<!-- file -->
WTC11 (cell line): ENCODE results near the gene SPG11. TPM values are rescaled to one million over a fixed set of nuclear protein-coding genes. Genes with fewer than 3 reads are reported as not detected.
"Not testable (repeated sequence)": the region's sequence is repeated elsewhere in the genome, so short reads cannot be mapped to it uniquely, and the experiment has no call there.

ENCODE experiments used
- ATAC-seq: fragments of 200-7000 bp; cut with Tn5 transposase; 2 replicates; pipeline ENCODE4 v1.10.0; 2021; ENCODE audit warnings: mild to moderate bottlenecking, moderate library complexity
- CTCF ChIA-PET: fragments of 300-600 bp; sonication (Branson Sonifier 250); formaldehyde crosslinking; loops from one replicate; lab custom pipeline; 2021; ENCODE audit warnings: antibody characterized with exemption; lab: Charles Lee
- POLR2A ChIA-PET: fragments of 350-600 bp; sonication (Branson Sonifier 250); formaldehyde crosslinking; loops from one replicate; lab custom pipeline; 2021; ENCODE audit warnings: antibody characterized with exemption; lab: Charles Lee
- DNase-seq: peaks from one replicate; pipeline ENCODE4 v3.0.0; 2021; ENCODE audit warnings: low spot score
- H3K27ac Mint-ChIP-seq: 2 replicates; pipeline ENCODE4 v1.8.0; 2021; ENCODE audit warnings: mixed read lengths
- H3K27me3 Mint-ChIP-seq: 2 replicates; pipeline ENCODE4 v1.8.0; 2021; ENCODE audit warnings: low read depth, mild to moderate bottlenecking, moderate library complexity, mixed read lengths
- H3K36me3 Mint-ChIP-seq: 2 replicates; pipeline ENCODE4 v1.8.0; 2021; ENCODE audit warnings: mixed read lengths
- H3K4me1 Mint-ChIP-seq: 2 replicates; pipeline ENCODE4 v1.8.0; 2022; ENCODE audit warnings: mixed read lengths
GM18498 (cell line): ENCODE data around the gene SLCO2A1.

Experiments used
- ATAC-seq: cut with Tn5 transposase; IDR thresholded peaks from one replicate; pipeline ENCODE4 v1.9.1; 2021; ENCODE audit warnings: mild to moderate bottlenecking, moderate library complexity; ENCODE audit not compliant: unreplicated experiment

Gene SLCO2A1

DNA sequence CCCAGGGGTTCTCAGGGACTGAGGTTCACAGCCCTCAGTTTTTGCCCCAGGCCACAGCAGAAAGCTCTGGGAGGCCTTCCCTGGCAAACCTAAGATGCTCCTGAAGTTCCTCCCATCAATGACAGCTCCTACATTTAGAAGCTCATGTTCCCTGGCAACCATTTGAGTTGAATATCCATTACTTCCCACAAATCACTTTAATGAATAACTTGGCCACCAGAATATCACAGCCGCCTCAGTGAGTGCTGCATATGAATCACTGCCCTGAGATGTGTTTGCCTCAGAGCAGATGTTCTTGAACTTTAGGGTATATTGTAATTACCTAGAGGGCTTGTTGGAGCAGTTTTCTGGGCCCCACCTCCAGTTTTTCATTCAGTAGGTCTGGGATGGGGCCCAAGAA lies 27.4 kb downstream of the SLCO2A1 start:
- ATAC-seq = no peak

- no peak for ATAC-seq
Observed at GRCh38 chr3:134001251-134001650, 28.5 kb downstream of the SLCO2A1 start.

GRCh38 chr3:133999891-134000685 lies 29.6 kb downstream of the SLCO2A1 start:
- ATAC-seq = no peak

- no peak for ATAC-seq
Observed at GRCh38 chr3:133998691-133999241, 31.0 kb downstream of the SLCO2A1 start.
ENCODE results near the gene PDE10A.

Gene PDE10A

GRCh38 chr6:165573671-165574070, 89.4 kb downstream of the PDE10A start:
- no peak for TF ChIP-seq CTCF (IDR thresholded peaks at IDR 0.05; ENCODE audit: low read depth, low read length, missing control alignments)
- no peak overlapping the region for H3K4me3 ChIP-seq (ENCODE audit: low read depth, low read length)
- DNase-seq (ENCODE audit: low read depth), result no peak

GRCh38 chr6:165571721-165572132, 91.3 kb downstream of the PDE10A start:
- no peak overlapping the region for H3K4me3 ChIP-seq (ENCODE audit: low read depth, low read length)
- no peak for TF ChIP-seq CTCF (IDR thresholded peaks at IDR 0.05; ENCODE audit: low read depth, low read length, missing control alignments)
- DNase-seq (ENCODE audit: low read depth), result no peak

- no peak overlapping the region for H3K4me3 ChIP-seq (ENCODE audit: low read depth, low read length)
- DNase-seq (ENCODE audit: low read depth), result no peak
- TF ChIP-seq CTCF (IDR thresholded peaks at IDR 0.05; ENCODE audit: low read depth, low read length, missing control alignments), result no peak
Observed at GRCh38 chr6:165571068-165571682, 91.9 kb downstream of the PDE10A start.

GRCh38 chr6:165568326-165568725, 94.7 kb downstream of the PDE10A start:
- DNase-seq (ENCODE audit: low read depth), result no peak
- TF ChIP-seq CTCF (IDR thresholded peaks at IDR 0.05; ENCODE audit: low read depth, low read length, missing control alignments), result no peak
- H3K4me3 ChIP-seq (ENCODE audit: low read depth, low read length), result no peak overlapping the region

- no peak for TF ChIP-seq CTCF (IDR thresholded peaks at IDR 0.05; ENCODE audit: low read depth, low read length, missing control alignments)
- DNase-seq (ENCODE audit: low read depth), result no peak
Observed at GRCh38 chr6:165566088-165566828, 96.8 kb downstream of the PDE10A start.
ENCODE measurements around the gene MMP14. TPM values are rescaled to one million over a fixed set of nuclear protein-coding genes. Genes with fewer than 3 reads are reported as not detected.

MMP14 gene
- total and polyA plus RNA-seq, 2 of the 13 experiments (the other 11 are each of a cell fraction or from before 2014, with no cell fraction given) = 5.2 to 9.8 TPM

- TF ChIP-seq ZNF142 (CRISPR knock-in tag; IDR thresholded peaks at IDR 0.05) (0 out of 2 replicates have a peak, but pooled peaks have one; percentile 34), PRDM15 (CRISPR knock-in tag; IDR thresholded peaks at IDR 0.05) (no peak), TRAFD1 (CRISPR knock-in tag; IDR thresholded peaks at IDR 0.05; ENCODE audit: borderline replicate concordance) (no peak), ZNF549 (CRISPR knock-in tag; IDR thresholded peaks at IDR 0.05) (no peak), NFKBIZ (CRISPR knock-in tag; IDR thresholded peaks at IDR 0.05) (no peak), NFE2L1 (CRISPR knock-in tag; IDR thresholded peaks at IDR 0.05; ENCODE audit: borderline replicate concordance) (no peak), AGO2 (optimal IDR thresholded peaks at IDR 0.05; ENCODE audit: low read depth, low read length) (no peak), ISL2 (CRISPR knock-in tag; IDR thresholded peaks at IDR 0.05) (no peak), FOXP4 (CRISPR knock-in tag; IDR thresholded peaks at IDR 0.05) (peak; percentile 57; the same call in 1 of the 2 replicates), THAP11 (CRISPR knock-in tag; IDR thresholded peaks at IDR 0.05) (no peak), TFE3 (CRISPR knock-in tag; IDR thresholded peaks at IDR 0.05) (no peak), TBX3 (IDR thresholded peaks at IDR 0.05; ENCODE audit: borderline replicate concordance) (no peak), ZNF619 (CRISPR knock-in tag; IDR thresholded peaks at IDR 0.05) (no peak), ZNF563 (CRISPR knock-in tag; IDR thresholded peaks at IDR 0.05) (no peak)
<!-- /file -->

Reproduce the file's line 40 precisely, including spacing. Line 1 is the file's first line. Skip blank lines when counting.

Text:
- TF ChIP-seq CTCF (IDR thresholded peaks at IDR 0.05; ENCODE audit: low read depth, low read length, missing control alignments), result no peak